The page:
Yukon prospectors riding high on mineral boom

Yukon prospectors riding high on mineral boom

Predictions of a boom in mineral exploration in the Yukon are panning out this year.

The territory’s mining industry has more than doubled in a year, with estimated exploration and development expenditures topping $107 million. Of that, $67 million is being spent on exploration, and the balance on further development of properties.

It’s a far cry from 2001, when the territory’s industry bottomed out with less than $5 million in overall spending.

“Every commodity is up to the roof now,” said Shawn Ryan, one of the territory’s top prospectors, adding that whether it’s zinc, copper, lead, molybdenum or tungsten, “everything’s at a record high right now.”

Last summer, Ryan, who is running his operations out of Dawson City this summer, had about five employees working for him. This year, he has a dozen on his payroll. Ryan’s story’s not unusual: The territory’s chamber of mines says more than half of 85 companies it contacted earlier this year said they were planning to return to the Yukon this season. Crews are busy across the territory collecting samples and running drilling rigs.

“The hardest thing to find is a diamond drill, anywhere in the country,” said John Witham, president of the Yukon Chamber of Mines. “They’re all busy. And then you have huge issues trying to find crews to run them.”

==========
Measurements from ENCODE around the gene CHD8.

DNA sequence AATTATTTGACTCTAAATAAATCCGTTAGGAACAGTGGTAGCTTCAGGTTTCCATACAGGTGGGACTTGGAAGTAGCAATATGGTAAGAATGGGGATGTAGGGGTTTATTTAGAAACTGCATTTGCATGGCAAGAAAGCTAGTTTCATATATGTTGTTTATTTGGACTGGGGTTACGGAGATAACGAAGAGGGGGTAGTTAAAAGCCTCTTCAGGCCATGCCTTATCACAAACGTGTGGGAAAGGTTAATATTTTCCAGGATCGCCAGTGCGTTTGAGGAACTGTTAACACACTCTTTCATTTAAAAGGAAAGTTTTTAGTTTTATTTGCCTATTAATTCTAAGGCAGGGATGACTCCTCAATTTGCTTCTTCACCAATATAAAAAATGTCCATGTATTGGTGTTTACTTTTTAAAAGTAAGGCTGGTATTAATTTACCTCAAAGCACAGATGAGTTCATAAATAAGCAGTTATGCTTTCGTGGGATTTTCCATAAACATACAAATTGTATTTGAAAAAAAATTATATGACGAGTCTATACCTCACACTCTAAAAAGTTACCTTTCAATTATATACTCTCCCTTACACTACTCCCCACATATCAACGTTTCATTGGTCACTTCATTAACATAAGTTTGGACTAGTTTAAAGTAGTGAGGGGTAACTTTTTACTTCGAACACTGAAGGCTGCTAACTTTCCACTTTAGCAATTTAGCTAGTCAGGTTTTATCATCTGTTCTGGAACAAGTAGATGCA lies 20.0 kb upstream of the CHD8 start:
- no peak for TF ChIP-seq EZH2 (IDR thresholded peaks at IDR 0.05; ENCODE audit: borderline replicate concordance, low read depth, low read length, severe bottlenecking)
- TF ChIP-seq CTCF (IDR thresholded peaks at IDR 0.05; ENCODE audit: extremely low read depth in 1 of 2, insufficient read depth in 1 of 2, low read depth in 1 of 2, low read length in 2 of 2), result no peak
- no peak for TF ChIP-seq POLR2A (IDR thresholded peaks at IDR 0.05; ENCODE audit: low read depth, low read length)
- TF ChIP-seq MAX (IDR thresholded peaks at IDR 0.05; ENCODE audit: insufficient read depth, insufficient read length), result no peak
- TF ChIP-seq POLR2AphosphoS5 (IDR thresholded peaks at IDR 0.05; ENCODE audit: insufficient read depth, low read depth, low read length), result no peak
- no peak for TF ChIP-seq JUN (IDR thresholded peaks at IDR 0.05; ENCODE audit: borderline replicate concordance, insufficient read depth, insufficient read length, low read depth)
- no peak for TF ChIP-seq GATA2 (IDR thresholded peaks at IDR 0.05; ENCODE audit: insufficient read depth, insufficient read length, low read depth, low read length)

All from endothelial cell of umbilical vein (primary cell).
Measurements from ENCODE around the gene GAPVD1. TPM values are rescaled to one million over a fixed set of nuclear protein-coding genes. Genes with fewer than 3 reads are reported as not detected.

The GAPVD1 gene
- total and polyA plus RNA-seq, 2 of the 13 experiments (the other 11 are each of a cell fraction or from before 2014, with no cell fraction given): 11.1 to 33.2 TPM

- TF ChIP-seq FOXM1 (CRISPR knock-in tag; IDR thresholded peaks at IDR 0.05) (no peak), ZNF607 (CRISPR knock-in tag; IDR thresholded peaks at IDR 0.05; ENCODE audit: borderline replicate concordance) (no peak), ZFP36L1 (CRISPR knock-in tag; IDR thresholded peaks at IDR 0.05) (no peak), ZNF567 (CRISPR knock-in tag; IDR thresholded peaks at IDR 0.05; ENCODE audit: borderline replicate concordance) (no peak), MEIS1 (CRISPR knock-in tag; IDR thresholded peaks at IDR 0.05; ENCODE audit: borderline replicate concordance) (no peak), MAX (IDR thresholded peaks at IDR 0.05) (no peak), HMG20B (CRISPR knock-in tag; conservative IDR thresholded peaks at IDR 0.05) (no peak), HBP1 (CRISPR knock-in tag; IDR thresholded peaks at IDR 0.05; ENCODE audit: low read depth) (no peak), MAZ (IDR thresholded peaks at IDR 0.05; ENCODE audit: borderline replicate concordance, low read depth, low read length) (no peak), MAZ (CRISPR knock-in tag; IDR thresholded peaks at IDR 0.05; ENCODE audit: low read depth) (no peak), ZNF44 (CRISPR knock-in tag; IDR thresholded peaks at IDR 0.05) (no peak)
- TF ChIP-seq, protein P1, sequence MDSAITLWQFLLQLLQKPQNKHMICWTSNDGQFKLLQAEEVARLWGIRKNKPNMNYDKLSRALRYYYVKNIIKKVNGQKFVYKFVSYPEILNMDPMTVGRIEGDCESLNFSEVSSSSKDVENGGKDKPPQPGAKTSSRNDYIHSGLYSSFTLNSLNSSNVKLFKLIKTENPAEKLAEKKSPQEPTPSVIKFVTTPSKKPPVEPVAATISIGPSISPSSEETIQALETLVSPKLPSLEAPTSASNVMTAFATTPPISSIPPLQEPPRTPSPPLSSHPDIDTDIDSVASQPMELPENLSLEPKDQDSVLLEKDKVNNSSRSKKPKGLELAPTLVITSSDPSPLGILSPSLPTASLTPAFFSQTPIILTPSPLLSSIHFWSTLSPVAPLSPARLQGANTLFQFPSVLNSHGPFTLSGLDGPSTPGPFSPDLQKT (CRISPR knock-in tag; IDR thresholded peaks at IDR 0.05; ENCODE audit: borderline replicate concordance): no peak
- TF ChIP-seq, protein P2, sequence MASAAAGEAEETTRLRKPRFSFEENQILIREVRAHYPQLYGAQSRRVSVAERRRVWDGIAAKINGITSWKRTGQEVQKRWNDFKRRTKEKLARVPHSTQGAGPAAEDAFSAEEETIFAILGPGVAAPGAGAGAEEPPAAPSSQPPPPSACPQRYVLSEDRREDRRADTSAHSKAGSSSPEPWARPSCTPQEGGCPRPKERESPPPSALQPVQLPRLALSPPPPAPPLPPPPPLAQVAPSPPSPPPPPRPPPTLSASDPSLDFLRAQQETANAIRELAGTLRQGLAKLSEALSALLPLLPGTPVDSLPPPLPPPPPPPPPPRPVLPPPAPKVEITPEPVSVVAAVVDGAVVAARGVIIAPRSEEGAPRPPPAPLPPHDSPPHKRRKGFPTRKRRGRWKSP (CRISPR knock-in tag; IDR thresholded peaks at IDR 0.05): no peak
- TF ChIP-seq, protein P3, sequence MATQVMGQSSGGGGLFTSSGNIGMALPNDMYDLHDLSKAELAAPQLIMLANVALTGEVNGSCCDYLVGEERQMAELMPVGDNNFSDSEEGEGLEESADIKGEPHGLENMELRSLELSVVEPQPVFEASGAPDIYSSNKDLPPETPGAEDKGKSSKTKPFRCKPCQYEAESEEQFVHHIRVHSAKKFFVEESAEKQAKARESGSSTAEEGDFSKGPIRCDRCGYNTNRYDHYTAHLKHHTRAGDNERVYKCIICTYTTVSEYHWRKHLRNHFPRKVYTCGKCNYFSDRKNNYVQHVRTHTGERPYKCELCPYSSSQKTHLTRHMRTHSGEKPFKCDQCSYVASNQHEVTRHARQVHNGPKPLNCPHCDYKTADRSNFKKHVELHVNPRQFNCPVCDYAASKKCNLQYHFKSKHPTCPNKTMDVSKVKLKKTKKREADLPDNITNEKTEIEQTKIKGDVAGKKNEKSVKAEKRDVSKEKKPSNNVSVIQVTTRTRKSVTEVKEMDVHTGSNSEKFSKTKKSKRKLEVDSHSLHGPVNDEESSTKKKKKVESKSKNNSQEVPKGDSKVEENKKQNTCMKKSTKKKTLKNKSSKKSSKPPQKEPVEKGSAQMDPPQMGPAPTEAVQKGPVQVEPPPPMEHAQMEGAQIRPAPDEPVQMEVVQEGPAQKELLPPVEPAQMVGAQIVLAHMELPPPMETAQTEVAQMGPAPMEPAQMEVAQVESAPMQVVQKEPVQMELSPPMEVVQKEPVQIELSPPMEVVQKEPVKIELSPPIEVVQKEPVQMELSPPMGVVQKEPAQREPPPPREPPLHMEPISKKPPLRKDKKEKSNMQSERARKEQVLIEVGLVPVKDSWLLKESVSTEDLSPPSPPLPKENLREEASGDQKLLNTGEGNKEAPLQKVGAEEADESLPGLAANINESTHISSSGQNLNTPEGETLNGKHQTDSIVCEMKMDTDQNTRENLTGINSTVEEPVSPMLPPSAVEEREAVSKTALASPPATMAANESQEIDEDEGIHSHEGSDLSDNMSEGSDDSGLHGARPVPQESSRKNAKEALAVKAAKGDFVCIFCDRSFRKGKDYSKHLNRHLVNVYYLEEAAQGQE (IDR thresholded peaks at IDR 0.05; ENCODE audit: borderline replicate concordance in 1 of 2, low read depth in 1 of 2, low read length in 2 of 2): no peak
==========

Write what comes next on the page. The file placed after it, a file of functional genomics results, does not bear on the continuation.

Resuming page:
A few clouds on the horizon

There are small clouds on the horizon, besides the lack of workers. Ryan says exploration has been hampered this year by a late spring, and the need for industry to get up to speed on the territory’s new environmental screening process. “I think at one point we were going to hit $100 million in exploration,” Ryan said.

Nevertheless, Ryan added, it’s gratifying to see there are lots of jobs in the industry for young people. “So now the young guys can come back in and get a guaranteed job every year, that’s the neat part I like about it,” he said.

Witham said he sees no quick end to what’s been called a “super cycle” in the mineral industry. Growing Asian economies will likely fuel demand for years to come.

“I think we’re in for a bit of a sustained boom,” he said. “I don’t think there’ll be a huge increase or decrease next year, it will stay at a nice sustainable level.”

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